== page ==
Reaping Merits Again and Again

Venue: SBS
Special occasion: Visit by Samnak Sambodhi devotees from Kepong

Normally on weekdays we go to the Hokkien Cemetery Pavilion for pindacara, starting our walk down the SBS hill at about 7.15am, to collect our food, walk back up again, and have our lunch before noon. [Note: Most people understand pindapata to mean begging for alms. Strictly speaking however, pindapata means “alms food” while pindacara means “walking for alms”.] It is an age-old tradition for monks to walk for alms. Although we are not following it to the letter, since our pindacara is prearranged according to a fixed plan, benefits still accrue:

  • The daily walk down and up the hill is good exercise for us monks, who do not normally do manual work, to keep us physically fit.
  • The daily event of pindacara at the same place is a means to spread the Dhamma to more people who are curious when they pass the place and see the daily routine.
  • Instead of having cooking done in SBS for the monks, we go down to collect our food, taking only what we need. After that, those devotees present help themselves to the remainder. In this way, any excess food benefits others and there is no unnecessary wastage.

Recently we have added another routine to our usual Sunday pindacara. Normally, we have pindacara in TIMS at 11am, after which we give a Dhamma talk in Hokkien. Now, before we do this, we go for an earlier round of pindacara in the morning markets and hawker centres in and around Taiping at about 8am. This morning we went to the Pokok Assam market. This is because of two main reasons:

  • Begging for alms gives the public an opportunity to do dana and reap merits.
  • It serves to educate people on the proper way of giving offerings to monks.

I’m sure you are all aware of people dressed in monk’s robes plying their rounds in the markets and accepting money in their bowls. In Malaysia, the generosity of the Chinese and Hindu communities is such that it has encouraged more such ‘monks’ to earn money in this way, including those from neighbouring countries. This is so in spite of negative reports in the newspapers about these exploiters. People continue to give, thinking it brings merits, and the exploiters continue to make their rounds.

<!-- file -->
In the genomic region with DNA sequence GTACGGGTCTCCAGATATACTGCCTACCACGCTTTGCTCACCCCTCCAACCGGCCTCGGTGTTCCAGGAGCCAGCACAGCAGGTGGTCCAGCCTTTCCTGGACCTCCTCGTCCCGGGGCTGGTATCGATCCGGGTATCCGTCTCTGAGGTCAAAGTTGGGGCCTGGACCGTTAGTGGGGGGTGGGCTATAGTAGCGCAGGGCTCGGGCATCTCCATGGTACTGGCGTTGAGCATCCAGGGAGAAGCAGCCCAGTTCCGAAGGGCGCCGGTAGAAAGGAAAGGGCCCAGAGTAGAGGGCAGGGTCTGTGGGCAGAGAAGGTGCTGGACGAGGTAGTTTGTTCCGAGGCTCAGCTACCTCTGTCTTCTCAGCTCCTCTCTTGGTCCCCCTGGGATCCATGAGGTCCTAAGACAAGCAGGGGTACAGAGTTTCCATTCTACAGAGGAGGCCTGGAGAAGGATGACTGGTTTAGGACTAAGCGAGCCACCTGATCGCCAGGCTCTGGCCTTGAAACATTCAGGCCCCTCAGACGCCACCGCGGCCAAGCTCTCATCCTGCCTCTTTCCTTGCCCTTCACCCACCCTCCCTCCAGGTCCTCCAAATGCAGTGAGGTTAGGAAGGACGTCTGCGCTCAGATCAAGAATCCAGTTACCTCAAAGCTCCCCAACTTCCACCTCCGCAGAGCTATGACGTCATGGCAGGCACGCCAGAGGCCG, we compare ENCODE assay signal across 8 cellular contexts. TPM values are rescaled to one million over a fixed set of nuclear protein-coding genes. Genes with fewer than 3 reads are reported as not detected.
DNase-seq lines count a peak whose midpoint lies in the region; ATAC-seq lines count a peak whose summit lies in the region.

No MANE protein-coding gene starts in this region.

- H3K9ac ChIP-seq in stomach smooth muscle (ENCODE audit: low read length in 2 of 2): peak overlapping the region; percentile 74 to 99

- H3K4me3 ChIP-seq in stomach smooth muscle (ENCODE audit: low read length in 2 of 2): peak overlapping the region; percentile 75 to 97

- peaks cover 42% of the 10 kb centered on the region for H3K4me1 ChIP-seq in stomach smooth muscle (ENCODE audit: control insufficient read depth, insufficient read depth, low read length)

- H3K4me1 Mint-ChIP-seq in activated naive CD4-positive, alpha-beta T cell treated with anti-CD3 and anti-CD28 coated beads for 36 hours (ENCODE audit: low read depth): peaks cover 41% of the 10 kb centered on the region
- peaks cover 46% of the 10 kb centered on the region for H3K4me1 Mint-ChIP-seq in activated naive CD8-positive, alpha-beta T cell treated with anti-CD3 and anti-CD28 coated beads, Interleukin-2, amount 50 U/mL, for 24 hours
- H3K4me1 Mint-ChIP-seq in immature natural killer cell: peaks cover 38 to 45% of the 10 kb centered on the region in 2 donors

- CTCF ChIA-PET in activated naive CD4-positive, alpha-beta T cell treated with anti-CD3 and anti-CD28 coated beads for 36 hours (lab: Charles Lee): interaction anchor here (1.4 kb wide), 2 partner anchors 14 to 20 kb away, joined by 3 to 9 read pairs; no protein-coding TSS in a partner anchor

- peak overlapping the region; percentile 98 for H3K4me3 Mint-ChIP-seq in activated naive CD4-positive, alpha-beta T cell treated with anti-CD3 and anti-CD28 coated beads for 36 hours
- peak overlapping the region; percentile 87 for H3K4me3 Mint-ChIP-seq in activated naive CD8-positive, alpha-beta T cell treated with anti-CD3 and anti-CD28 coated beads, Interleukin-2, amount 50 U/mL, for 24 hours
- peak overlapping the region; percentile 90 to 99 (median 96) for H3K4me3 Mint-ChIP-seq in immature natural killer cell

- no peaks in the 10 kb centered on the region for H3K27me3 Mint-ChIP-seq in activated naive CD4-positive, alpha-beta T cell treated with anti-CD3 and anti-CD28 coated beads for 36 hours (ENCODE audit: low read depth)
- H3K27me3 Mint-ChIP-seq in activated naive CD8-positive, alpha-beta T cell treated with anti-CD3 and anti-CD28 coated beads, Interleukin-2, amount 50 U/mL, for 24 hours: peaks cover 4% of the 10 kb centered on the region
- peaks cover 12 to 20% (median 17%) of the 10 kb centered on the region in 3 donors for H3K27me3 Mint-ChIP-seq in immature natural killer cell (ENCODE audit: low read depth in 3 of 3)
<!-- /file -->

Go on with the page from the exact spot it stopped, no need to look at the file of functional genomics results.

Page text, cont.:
Last year, one of our monks used to go to the markets for pindacara every morning. Consequently, this discouraged the exploiters from presenting themselves. Then he left for Myanmar to further his own practice and these exploiters have reappeared.

When we go on pindacara rounds in the markets we are accompanied by laymen who will explain to people who try to put money in our bowls that monks do not accept money, but they may buy some food to offer. So we are actually giving people practical education of the right way to do dana. However, these exploiters do not give up easily and it seems that now they go from house to house to collect their alms money. There was an incident in which someone offered a bun to one of these exploiters who came to her house. Later she found the bun in her dustbin!

Some people who are new to Buddhism may wonder what we do with so much food. Well, apart from the two main reasons I spoke of just now, I would like to quote what the Dalai Lama said on the subject. He said that monks do not need so much food but people need the merits.